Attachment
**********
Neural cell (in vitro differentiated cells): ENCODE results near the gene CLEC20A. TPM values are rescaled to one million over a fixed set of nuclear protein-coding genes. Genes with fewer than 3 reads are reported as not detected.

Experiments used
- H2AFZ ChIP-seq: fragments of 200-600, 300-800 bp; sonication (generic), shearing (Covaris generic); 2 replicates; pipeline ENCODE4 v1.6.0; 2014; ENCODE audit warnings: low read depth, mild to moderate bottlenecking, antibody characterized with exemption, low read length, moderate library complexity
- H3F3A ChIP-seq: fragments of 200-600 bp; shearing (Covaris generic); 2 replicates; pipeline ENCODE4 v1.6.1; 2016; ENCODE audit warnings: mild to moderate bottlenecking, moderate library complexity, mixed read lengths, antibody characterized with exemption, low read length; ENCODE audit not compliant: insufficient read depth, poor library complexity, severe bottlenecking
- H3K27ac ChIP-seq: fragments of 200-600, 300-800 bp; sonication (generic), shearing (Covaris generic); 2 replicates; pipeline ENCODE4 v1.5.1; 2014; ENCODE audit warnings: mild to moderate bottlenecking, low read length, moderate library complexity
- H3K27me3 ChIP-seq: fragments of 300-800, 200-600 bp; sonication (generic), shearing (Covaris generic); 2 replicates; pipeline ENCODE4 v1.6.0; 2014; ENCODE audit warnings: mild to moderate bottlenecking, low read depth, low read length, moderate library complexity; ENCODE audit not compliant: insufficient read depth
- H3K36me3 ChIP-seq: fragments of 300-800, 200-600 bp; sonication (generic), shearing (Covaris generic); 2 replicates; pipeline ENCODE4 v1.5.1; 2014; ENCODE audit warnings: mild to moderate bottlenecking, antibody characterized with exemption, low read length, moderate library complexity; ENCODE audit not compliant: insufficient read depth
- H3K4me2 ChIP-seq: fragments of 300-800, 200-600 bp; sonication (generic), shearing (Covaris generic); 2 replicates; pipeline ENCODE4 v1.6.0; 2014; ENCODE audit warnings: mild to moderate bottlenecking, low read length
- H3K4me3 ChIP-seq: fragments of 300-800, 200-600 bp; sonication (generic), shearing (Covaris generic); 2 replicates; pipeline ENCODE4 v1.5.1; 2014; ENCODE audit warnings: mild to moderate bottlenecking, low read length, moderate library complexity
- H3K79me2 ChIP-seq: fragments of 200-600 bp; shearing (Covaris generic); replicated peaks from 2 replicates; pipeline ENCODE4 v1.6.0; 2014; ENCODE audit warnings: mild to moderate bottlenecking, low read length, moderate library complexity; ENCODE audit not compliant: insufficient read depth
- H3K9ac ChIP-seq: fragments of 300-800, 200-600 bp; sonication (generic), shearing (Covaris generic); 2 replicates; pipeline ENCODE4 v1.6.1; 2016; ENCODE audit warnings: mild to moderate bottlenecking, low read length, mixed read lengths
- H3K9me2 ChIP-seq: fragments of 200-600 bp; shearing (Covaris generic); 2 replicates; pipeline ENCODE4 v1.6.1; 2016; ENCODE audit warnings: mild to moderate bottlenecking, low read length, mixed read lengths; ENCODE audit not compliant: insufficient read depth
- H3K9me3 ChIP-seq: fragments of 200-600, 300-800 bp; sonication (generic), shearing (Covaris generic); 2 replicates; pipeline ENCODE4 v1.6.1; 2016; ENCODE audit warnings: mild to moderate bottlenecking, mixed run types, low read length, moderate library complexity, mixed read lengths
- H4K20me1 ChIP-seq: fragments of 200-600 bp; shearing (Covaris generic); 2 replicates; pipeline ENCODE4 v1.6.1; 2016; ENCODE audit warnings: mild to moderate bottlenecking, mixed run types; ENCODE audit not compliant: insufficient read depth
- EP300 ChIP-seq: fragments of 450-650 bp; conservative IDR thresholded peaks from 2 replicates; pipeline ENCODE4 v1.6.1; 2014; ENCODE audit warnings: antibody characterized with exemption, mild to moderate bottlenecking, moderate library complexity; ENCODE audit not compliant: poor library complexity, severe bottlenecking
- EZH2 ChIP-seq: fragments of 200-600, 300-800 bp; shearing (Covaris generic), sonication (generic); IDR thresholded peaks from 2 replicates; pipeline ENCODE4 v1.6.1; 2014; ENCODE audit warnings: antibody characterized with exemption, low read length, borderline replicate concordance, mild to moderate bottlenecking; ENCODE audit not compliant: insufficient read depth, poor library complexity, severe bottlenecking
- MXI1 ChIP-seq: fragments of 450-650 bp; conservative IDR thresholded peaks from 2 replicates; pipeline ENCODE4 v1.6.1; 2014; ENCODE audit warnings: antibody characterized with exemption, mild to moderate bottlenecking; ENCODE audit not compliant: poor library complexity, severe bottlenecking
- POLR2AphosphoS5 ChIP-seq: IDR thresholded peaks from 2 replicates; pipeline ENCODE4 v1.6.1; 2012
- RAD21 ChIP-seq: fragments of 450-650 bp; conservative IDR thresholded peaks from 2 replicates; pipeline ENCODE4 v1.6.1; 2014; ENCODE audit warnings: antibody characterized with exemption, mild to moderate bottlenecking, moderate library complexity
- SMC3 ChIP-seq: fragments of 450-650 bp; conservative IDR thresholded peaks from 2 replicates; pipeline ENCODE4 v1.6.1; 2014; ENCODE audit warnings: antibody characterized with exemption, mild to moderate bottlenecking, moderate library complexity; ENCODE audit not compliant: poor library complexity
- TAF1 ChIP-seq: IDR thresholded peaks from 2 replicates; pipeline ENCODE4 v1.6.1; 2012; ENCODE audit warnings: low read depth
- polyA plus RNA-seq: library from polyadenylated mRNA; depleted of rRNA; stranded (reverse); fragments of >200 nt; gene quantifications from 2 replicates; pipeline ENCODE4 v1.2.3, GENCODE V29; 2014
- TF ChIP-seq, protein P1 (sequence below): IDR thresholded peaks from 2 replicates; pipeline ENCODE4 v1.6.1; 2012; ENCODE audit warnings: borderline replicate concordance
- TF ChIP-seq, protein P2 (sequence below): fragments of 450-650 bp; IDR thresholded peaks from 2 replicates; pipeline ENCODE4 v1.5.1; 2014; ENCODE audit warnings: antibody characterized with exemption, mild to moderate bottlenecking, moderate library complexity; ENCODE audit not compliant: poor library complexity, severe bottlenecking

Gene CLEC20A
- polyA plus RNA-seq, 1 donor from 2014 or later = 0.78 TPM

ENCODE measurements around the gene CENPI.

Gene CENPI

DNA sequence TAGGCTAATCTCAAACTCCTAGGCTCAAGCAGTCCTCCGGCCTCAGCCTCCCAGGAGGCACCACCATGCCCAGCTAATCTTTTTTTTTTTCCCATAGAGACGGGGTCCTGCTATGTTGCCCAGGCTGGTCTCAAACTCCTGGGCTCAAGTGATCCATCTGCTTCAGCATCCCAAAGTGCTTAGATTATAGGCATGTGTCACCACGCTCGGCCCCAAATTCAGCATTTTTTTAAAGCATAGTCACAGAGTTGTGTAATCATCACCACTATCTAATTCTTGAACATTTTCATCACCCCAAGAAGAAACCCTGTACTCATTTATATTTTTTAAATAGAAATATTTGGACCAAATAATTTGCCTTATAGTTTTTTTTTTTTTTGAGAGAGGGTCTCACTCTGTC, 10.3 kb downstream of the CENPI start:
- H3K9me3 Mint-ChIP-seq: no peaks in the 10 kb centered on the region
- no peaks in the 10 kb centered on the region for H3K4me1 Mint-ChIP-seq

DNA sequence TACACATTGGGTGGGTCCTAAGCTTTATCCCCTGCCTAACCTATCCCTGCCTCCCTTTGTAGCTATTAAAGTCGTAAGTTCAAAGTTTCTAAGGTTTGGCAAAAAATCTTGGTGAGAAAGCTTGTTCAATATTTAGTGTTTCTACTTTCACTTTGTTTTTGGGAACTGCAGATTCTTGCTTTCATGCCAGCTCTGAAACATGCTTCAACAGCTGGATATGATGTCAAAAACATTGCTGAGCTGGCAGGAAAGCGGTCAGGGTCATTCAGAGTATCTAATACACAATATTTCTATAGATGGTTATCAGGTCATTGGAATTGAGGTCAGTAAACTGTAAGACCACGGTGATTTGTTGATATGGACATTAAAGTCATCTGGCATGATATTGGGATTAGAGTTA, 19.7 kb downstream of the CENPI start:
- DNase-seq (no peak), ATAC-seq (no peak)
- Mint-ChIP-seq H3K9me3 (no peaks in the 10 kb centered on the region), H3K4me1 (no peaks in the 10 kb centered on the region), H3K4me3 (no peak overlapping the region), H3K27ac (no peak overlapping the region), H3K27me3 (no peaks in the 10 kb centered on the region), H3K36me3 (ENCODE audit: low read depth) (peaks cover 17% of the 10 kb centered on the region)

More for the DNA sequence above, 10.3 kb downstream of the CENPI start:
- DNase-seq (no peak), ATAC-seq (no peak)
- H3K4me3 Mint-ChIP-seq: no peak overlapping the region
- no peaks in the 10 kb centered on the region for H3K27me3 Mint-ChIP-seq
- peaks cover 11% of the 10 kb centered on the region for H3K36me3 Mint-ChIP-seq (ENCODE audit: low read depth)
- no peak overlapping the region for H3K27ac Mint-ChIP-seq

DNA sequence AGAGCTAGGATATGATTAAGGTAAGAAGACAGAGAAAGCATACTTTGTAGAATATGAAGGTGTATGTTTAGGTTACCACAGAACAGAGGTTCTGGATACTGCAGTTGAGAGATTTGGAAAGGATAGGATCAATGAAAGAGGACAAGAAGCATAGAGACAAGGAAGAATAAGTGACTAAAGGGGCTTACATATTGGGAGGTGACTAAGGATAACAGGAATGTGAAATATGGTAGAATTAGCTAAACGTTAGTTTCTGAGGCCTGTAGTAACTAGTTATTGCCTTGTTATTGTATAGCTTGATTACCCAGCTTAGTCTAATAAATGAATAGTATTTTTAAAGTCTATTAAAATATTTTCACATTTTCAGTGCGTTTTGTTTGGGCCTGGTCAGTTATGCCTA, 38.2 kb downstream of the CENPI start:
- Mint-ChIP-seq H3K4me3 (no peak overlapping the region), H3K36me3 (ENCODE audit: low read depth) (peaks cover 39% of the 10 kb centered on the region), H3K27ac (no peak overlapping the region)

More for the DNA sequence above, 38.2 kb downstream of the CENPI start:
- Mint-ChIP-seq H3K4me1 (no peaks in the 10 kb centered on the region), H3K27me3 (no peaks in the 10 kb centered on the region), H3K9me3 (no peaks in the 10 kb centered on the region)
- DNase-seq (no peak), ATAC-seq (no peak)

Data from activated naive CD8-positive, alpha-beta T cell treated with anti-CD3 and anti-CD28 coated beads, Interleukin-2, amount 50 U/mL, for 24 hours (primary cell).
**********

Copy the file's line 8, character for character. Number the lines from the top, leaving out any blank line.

- H3K4me2 ChIP-seq: fragments of 300-800, 200-600 bp; sonication (generic), shearing (Covaris generic); 2 replicates; pipeline ENCODE4 v1.6.0; 2014; ENCODE audit warnings: mild to moderate bottlenecking, low read length